Titan Quest: Ragnarök is a top-down RPG which focuses heavily on Hack’n’Slashing your way through everything. The game is a splendid tribute to great titles such as Diablo 2 and Baldur’s Gate but unfortunately that also means it belongs in that era. The gameplay is basic and your wrist will be suffering during your journey, especially when you are fighting intensive fights. Movement and attacking are all done through left clicking where you want to go and what you want to kill – using special skills however is done through 1 – 8 and right clicking. This is how most RPGs have been running the show for the last decade and Ragnarök isn’t trying to break the mold in any way.

Ragnarok Title Screen

Auto-attack is nonexistent so you will get frustrated when you want to attack a creature and you end up clicking next to it again which leads to you walking up to the snarling beast in hugging range instead of smashing its face. The inventory system is basic (you have a 13×5 grid inventory which you can fill up in any way you like) while trading with the vendors around the world can become somewhat frustrating thanks to their high prices and quickly outdated stock. The specialization system is quite in depth, so you will have to spend serious thought into which primary and secondary path you will want to take to ensure you are able to finish the story without having to grind for eternity. You are able to undo any changes you make at any time so you are able to adapt your playstyle depending on what the game is throwing your way. Navigating the interface can be tricky while having to open the world map to orient yourself becomes tedious and somewhat irritating.

Ragnarok World Map

Apart from some scripted events or summoned allies, you spend the majority of the game alone against hordes of enemies which is disappointing. Never will you be able to bond with NPCs, rush to save them as they heroically sacrifice themselves for you (or walk off a cliff when you aren’t paying attention) or curse when they aggro yet another pack of high level elites. You control the action and you alone – want to kite twenty monsters while picking them off one by one with a bow? Go ahead. Jump into a pack of elites, bash their head in and then kite them to regain your health or energy? We got you fam. Prefer raining down fire, lightning and pure agony on a wild boar? Sounds like overkill but who are we to judge?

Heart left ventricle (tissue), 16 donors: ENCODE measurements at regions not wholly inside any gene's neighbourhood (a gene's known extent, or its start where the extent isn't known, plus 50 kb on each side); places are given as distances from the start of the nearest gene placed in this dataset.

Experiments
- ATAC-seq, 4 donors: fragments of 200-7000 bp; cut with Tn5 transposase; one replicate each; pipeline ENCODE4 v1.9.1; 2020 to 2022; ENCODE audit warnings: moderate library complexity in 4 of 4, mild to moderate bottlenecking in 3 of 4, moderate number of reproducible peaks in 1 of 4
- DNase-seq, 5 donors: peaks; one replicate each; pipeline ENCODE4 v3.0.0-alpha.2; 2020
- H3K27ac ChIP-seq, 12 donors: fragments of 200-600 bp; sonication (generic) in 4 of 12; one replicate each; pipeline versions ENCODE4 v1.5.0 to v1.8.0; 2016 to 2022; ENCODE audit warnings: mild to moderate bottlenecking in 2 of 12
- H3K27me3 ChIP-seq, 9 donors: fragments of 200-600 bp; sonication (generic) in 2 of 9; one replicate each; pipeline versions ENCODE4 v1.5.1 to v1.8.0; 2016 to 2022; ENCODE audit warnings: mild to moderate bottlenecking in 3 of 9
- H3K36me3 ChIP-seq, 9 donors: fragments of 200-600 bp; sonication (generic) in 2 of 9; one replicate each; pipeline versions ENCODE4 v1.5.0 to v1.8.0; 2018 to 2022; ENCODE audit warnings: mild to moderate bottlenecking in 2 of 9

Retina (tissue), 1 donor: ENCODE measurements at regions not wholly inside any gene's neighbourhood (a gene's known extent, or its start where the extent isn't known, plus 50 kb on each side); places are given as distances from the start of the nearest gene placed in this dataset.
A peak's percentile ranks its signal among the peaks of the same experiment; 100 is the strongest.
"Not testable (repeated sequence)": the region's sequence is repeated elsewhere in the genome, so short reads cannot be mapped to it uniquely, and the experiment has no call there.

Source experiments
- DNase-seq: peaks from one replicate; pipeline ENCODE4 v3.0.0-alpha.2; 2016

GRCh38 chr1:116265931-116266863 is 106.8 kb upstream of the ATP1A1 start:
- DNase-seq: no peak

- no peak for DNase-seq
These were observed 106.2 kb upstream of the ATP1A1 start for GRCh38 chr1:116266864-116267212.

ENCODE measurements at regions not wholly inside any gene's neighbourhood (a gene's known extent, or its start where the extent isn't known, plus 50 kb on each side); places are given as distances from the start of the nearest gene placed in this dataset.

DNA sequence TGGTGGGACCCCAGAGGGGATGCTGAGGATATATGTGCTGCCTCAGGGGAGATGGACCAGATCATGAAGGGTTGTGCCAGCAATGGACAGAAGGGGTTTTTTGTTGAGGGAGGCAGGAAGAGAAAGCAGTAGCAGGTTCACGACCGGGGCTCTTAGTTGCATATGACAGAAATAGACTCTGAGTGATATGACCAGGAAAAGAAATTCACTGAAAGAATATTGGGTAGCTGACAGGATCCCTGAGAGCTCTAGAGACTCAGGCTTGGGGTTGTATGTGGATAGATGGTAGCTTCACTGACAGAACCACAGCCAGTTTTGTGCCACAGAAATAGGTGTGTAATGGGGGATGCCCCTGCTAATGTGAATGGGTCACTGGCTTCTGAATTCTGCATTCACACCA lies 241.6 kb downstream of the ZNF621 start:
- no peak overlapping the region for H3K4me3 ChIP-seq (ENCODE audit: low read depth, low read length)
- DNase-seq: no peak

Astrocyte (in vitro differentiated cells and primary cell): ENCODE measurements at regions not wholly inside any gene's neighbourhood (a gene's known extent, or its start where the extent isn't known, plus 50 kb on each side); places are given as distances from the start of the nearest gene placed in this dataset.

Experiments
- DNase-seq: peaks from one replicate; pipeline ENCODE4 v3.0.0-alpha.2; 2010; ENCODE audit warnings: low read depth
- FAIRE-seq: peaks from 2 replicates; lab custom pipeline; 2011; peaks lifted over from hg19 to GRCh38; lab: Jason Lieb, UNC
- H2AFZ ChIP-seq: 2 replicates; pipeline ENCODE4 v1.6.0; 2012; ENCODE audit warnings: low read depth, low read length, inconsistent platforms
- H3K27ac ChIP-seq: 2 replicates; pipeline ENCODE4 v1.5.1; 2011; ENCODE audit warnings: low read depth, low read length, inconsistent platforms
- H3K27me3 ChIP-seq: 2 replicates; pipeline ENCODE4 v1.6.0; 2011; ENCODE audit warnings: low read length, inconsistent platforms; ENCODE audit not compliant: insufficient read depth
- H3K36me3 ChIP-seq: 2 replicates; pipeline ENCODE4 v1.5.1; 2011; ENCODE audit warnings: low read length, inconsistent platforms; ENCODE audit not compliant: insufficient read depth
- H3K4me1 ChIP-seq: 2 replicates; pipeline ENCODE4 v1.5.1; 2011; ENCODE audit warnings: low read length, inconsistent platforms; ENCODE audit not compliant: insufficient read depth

Titan Quest: Ragnarök is a great expansion for a great game. The commitment of THQ Nordic in releasing an expansion 11 years later while giving the Anniversary Edition for free for everyone who purchased Titan Quest and/or Immortal Throne shows respect for their playerbase. That being said, Ragnarök is only interesting to those players that played the previously mentioned titles as it has no selling points for the younger generation of gamers. Definately worth a playthrough if you played the original or similar titles such as Diablo 2 or Baldur’s Gate – if you are more a fan of The Witcher or Diablo 3, you most likely will not enjoy playing Titan Quest: Ragnarök.

VN:F [1.9.22_1171]
Rating: 6.0/10 (2 votes cast)
VN:F [1.9.22_1171]
Rating: 0 (from 0 votes)
Titan Quest: Ragnarök - Review, 6.0 out of 10 based on 2 ratings